Ocean Pearl makes it easy to keep track of all proposals, deliverables, progress, and impact on the OceanDAO ecosystem. Users who want to vote also need to touch several platforms to inform themselves (Github, port, vote). As a project owner, you have to write a new proposal based on a text template which is not ideal as formatting differences make it very difficult for automated software to extract the relevant information from a proposal.

Algovera Onshore tackles the general lack of data scientists in the Ocean eco-system. At the same time, there is a demand side issue for datasets on the marketplace. We are onboarding data scientists to Ocean who are natural consumers of data. Web3 values ensure that data scientists have ownership over their creations, and also push towards decentralization of AI.

Posthuman AI allows training and inference of advanced NLP models without viewing model parameters (i.e. ZK-training and inference), using Compute to Data.

ResilientML are developing robust, resilient, interpretable machine learning solutions to data analytics challenges in the blockchain space by combining cutting-edge academic research and industry experience.

Disrupt MLS cuts out the realtors, traditional MLS and associated fees. It takes seller listings and puts them where buyers are, on sites like realtor.com 2, zillow, etc.

Homomorphic Encryption based solution preserves intellectual property and/or privacy of monetized data for participant X and AT THE SAME TIME preserving intellectual property and/or privacy of the monetized algorithm/model applied on that data for participant Y for applications in healthcare and finance.

RAZ Finance catalyzes decentralized economic opportunities by providing collaborative ESG, sustainability, impact and investment data management solutions that enable the realization of verified outcomes

OceanDAO Ecosystem

Continue to support and track progress on all of the Grant Recipients here!

Much more to come — join our Town Halls to stay up to date and see you in Round 9. Thank you!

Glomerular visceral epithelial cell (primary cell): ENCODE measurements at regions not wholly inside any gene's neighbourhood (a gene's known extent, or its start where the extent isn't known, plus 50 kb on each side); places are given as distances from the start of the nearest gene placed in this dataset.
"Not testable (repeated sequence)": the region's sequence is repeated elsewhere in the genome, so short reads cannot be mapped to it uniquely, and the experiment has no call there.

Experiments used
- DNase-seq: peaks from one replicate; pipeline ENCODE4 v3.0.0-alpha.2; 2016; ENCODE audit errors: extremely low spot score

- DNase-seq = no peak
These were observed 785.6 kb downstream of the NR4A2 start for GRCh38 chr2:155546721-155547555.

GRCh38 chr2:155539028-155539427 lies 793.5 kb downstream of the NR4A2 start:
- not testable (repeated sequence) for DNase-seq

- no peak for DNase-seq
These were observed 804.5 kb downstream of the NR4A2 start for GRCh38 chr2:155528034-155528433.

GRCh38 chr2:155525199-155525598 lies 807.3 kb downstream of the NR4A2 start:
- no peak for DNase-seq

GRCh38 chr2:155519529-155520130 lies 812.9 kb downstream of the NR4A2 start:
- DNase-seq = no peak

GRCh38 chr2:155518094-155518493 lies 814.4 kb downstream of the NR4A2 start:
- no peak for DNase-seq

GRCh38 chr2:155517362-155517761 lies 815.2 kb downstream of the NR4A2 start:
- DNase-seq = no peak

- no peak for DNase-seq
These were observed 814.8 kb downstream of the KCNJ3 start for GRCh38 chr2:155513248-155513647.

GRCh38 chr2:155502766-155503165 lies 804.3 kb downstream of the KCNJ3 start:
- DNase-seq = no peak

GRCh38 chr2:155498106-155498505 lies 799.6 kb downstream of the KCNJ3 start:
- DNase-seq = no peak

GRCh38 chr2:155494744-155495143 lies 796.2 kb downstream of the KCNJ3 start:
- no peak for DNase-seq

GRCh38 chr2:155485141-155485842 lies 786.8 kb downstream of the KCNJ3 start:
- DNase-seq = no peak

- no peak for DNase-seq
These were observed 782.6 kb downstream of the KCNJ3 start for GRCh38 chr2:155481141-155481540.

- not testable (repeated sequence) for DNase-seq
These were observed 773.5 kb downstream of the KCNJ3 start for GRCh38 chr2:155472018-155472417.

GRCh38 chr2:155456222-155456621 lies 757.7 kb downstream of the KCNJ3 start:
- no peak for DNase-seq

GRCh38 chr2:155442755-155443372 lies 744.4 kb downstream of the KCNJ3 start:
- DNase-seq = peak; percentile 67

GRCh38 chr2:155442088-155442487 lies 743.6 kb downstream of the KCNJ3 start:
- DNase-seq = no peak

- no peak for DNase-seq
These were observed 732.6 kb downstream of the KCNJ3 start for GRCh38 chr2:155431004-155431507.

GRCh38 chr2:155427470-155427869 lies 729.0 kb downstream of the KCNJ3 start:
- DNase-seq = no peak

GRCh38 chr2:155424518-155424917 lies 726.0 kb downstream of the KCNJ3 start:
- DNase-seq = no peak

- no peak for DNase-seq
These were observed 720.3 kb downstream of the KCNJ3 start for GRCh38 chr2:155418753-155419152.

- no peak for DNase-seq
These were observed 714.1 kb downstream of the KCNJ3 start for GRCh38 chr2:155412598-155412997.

Follow Ocean Protocol on Twitter, Telegram, LinkedIn, Reddit, GitHub & Newsletter for project updates and announcements. And chat directly with other developers on Discord.

OceanDAO Round 9 Results was originally published in Ocean Protocol on Medium, where people are continuing the conversation by highlighting and responding to this story.


Continuum Loop Inc.

Trust Registries Webinar

  Thanks to those that attended our Trust Registries Webinar and for the attendees and those folks that couldn’t make it, here are a few things for you: Link to the recording Trust Over IP Trust Registry Task Force where we are developing the: Trust Registry Protocol Specification v1 (NOTE: This is the live Google […] The post Trust Registries Webinar appeared first on Continuum Loop Inc..

 

Thanks to those that attended our Trust Registries Webinar and for the attendees and those folks that couldn’t make it, here are a few things for you:

Link to the recording Trust Over IP Trust Registry Task Force where we are developing the:
Trust Registry Protocol Specification v1 (NOTE: This is the live Google Doc where we are making early edits). OpenAPI for a RESTful protocol as an initial implementation – managed in GitHub. NOTE: The above links for the Specification and OpenAPI files will likely change. They will always be referenced from the Trust Registry Task Force though. Be sure to reach out via our Contact Us page – we’re happy to jump on a call to see how we can help you examine where a Trust Registry may fit in your business ecosystem. We will also get you hooked up with our (semi-)monthly newsletter where we share a few key things that have been shifting in the industry. Pan-Canadian Trust Framework – The Public Sector Profile drove a lot of the CIO Strategy Council standard CAN/CIOSC 103-1:2020, Digital Trust and Identity – Part 1 Fundamentals. The Public Sector Profile (not to be confused with the DIACC PCTF which shares the same name but has a different aim) is globally recognized. 

QUESTIONS!

Questions started at about [46:30]  – though some questions came earlier. We covered: “I don’t trust organizations and corporations” – where we point out the “decentralize the world” approach goes to far. Phoning home – (hint: no it doesn’t need to phone home) Where are Holders Authorized? (hint: Knowing if you can trust Bubba’s Wallet may be more important…) Canadian Digitial Identities are emerging – can startups leverage this?  Explain the Role of Government in ecosystems.  “Can a third party discover who I trust from a trust registry?” How will interoperability work between trust registries?

As to where we need to go, we covered that in the Trust Registries Webinar as well… 

Trust Registries Webinar

The post Trust Registries Webinar appeared first on Continuum Loop Inc..


Affinidi

Affinidi Sponsors the Resonate Hackathon Conducted by SRM University